Lawmakers seek to control NC High School Athletic Association, not suppress it – Salisbury Post


By Gary D. Robertson

Associated Press

RALEIGH – Senate Republicans on Thursday dropped a proposal to end oversight of interschool sports by the North Carolina High School Athletic Association, replacing it with constraints on group finances and transparency in decision-making activities .

A bill approved last month by the Senate Education Committee would have created a new state sports commission, its members chosen by the governor and legislative leaders, to take over the work of the association.

The measure was revamped, however, after complaints from Democrats and association allies that it would inject partisanship into high school sports and effectively end the NCHSAA, which began in 1913. The goal group nonprofit, linked to the University of North Carolina until becoming independent in 2010, has come under criticism in recent years from lawmakers and voters for its authority and considerable assets.

The amended proposal, which top association leaders still oppose, would essentially order the State Board of Education to reach a formal written agreement with the association by October 15 on how it would administer the athletics in the future.

“We have heard you and (in) this bill we are looking to reform, not destroy,” Senator Vickie Sawyer, Iredell County Republican and author of the bill, told the education committee. before it is approved by a voice vote. “It just sets a standard for the operations of a supplier that works for the Crown … this bill simply sets out a regulatory framework with reporting requirements.”

But the measure requires several elements in the “memorandum of understanding”. Like a government agency, the association would be subject to state public records and open meeting laws. There would be limits on its share of state tournament revenue and on the fees of the more than 400 member schools.

The rules of the game and association penalty are said to be the subject of public comment and could be blocked by the State Board of Education. Appeals would be handled by an independent commission appointed by the board, not by the association. And the NCHSAA couldn’t restrict the recording of state tournament games by parents of athletes or school employees – a complaint filed by families during the COVID-19 pandemic when they couldn’t not attend in person. Unlike the previous version, private schools could still participate in association athletics.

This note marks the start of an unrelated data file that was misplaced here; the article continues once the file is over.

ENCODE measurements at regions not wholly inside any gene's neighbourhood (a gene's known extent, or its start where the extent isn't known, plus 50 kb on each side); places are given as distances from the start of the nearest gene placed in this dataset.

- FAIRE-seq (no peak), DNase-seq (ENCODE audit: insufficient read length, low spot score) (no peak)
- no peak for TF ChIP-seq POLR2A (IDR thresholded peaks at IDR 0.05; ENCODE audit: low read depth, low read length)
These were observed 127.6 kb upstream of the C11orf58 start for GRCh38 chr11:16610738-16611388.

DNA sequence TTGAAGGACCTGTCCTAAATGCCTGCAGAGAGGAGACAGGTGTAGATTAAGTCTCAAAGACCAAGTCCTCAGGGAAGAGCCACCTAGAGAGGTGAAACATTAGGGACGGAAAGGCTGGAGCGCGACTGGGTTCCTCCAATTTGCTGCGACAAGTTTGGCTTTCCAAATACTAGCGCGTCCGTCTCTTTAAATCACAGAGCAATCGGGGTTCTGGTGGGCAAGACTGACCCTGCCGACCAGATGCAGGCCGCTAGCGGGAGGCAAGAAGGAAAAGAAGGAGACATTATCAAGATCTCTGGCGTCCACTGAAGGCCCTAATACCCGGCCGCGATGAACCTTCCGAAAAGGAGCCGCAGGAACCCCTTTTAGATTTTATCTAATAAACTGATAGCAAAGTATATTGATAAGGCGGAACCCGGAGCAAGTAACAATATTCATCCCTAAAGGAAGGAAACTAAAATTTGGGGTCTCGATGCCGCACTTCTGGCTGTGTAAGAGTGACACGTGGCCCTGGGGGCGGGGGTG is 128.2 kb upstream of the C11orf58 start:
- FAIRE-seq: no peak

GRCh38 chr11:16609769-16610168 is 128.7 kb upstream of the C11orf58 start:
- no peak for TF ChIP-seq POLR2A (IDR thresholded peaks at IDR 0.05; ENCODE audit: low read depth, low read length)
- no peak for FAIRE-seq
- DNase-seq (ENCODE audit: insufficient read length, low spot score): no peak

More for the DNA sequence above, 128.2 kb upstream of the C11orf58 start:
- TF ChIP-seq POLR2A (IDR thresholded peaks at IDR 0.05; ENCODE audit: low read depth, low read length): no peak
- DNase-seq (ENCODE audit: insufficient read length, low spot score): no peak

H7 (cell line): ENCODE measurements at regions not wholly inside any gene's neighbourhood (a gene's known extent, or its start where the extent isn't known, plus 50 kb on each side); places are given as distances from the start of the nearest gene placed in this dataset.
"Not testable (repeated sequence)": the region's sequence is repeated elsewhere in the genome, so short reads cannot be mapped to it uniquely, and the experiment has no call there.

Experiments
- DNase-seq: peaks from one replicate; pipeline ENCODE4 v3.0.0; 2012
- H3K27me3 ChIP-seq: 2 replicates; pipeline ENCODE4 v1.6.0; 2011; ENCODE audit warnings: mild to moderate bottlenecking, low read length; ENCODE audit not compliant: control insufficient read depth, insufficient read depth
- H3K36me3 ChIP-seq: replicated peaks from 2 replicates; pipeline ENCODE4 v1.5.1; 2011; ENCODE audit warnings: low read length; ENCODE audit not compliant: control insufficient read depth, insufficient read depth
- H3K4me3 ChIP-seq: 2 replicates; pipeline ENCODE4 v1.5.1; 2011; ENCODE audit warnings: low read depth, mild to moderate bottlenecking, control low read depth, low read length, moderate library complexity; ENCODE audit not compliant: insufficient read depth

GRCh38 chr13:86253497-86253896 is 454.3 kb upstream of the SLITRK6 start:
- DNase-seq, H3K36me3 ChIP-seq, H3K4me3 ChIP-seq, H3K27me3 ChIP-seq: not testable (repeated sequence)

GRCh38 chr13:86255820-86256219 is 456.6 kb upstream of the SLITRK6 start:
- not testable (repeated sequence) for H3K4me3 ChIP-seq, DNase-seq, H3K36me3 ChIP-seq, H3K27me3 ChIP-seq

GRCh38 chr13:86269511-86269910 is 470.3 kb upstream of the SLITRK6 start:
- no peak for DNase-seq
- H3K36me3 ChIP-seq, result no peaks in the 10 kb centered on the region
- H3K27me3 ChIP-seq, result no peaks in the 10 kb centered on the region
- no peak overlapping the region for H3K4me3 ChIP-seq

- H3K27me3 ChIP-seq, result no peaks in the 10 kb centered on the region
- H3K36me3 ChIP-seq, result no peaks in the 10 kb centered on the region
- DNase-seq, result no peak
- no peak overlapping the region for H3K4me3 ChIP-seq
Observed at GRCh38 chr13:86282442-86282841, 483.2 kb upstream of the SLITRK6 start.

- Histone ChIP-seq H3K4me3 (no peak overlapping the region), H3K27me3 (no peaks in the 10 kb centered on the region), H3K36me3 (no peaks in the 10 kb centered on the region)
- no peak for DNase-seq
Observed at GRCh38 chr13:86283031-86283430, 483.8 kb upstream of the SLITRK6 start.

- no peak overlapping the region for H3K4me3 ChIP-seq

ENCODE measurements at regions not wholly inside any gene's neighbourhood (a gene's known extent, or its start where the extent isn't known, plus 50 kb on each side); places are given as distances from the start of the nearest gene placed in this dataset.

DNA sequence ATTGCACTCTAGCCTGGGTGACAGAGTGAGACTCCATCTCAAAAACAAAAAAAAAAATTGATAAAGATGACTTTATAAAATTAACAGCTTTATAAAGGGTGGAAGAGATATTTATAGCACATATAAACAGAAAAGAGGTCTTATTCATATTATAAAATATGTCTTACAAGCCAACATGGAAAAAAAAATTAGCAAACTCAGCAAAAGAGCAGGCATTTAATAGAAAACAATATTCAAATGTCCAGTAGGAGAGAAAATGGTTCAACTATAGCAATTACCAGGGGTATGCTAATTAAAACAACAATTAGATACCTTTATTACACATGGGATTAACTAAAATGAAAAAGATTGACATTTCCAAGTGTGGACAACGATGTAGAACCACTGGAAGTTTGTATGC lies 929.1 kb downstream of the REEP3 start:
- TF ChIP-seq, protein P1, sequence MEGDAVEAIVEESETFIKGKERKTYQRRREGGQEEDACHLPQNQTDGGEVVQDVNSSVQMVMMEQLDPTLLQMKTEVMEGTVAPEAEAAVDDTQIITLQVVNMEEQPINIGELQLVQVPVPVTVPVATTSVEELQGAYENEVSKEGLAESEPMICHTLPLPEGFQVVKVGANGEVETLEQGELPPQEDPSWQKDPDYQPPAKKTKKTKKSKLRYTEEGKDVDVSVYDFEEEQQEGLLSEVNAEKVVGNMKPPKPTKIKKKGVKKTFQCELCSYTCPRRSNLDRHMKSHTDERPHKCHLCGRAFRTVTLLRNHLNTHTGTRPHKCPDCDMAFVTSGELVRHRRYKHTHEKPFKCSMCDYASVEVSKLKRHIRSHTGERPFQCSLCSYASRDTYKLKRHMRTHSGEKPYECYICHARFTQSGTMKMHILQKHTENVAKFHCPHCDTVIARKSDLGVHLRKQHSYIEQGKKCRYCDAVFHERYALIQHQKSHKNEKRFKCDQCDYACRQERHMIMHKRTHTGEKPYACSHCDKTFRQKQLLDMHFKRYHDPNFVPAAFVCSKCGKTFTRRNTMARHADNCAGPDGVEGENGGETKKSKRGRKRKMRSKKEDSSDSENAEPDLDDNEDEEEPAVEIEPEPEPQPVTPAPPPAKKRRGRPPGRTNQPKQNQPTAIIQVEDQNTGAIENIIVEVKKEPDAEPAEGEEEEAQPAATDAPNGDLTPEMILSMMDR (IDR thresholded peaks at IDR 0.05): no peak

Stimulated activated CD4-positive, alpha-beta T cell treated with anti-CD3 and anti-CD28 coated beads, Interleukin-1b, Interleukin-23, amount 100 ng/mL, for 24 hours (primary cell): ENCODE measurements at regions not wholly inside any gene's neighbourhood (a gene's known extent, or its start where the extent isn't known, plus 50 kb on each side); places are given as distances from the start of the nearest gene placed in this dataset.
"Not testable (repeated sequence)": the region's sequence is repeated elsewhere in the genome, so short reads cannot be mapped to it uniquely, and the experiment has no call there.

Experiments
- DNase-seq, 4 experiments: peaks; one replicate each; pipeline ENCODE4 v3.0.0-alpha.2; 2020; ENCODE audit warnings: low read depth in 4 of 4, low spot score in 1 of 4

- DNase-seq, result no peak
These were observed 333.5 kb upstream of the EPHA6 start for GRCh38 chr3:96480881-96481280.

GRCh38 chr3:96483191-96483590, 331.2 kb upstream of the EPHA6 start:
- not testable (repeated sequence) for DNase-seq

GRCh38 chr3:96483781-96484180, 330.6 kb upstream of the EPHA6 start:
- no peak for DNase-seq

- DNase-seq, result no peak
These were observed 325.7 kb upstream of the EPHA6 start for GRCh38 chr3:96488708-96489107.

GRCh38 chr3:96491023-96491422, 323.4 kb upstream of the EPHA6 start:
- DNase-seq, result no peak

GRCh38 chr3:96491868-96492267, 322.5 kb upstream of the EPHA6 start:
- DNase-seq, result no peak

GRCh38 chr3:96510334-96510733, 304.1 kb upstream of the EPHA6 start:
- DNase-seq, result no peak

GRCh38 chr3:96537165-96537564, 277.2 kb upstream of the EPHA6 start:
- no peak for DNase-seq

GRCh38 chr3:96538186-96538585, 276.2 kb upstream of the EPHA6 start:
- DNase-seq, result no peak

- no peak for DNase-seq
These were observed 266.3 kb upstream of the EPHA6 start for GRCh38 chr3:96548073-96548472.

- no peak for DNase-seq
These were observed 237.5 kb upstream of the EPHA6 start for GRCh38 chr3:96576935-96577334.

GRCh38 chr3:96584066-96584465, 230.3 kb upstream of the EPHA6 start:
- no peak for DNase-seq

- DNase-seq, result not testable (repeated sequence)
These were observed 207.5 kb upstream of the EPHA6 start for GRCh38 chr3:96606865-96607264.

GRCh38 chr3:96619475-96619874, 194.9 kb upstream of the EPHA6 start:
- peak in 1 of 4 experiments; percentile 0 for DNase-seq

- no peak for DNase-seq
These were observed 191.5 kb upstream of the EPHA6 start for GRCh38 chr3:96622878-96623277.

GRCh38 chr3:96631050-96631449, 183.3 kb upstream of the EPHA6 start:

“This legislation creates an atmosphere in which an organization can focus on the programming and organization of the games and the administration,” said Senator Michael Lazzara, Onslow County Republican and committee member. “I think it’s good for the state. I think it’s good for parents. I think it’s good for schools.

Association leaders, including Commissioner Que Tucker, said Thursday the bill was too prescriptive and failed to recognize reforms that NCHSAA leaders launched in the spring.

“We have always had an informal memorandum of understanding and we are keen to continue this work,” Tucker told the committee. “But what we would like to be able to do is continue this without coercion, without political influence.”

Colin Fegeley, athletic director at Green Level High School in Wake County, said he was “struggling to find many aspects of the bill that really put student athletes first.”

Senators traded verbal blows over whether Tucker and other board executives had contributed to the latest legislation. Senate Republicans met privately with Tucker and other NCHSAA leaders after the previous bill was unveiled and voted on by the education committee.

But much of the negotiations on the latest version took place with the State Board of Education, Sawyer said, because “respectively, I don’t know that it’s really important to get the contractor’s opinion on this. what should the contract be ”. Senator Gladys Robinson, a Democrat from Guilford County, said it was a bad move that encourages partisanship. Yet most members of the State Council are appointed by Democratic Governor Roy Cooper.

Senator Jay Chaudhuri, a Democrat from Wake County, suggested lawmakers downplay mandates and let the association and the board of education work out a deal. Otherwise, he said, “the unintended consequence of the bill could ultimately lead to the demise” of the association.

The bill now goes to another committee before it hits the floor of the Senate. Formal support from the House is also needed before he goes to Governor Cooper’s office.

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